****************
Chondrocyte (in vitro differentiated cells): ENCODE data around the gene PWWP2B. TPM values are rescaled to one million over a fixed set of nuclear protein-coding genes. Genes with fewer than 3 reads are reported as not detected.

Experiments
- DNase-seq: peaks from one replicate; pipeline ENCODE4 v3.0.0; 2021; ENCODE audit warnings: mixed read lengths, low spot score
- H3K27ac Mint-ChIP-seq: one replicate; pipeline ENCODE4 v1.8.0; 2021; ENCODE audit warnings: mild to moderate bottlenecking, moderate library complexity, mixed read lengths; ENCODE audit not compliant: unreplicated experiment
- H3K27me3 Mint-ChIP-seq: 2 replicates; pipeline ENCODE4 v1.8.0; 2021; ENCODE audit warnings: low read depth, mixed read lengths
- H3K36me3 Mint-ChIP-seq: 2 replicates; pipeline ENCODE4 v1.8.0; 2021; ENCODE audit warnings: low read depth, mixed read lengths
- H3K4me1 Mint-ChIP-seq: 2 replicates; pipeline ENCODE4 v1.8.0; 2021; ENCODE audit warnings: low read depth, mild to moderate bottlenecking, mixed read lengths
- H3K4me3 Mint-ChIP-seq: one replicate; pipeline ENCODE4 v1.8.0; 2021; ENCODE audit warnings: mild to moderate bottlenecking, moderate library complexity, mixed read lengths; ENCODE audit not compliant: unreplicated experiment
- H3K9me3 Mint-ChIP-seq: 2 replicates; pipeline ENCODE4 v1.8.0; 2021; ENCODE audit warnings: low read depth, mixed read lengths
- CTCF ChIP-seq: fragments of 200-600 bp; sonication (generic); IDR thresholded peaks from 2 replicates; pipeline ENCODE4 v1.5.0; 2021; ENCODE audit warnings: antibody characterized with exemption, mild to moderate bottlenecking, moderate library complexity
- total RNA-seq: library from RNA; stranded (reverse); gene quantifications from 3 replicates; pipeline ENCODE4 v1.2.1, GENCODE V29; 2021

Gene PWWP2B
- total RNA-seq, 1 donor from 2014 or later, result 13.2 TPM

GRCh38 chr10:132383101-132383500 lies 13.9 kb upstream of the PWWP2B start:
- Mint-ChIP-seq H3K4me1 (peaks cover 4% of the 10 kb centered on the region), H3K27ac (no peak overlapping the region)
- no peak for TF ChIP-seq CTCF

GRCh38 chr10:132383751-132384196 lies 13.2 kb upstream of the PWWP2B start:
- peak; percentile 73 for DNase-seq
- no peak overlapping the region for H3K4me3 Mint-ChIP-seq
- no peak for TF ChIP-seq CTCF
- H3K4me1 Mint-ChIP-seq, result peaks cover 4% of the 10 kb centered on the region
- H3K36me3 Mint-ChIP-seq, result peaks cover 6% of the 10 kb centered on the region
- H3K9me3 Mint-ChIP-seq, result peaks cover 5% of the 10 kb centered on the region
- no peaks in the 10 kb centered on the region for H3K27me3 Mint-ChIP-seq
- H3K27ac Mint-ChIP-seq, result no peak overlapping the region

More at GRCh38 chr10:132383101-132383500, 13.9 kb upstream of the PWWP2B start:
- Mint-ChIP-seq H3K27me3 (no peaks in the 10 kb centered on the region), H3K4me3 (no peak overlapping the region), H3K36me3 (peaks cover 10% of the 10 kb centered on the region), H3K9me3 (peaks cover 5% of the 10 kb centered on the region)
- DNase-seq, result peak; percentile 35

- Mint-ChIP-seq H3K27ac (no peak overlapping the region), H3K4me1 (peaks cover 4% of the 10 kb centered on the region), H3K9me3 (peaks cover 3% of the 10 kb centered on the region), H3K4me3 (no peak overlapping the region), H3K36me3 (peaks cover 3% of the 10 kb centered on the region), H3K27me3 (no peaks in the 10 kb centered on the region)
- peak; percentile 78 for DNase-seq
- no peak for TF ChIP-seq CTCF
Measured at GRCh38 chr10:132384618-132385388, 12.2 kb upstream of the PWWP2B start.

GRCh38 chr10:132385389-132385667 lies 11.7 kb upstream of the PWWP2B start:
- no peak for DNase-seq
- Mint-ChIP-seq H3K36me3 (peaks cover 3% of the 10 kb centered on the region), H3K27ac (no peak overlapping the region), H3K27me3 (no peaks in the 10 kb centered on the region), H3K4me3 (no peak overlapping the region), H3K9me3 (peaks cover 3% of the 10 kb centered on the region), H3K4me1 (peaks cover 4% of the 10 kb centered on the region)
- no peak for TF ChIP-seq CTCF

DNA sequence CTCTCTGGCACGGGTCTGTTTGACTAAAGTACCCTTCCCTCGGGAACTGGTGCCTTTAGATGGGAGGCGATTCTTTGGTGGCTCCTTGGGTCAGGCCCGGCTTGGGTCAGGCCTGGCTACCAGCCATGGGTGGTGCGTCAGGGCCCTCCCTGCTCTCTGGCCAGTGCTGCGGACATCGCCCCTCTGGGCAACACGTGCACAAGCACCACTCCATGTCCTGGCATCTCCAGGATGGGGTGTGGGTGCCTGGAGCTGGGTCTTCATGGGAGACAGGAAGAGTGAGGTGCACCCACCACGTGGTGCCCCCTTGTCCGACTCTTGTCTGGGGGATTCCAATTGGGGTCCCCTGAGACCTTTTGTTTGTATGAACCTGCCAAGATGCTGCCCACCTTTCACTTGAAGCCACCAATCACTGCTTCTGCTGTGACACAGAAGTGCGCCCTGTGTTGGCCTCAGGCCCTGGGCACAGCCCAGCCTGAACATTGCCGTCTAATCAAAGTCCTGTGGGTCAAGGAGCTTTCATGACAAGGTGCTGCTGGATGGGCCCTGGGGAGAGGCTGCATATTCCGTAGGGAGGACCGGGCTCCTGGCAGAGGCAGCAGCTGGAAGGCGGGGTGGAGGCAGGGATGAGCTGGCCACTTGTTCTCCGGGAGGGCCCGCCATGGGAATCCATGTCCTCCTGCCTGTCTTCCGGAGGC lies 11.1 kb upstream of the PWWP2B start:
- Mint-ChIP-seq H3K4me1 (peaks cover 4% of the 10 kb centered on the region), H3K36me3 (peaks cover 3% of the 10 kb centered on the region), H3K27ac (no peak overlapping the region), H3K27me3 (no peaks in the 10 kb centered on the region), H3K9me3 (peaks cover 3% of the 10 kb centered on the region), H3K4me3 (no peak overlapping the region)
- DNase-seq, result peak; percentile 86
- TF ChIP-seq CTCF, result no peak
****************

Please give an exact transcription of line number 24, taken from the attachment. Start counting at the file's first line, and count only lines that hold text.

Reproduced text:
- no peaks in the 10 kb centered on the region for H3K27me3 Mint-ChIP-seq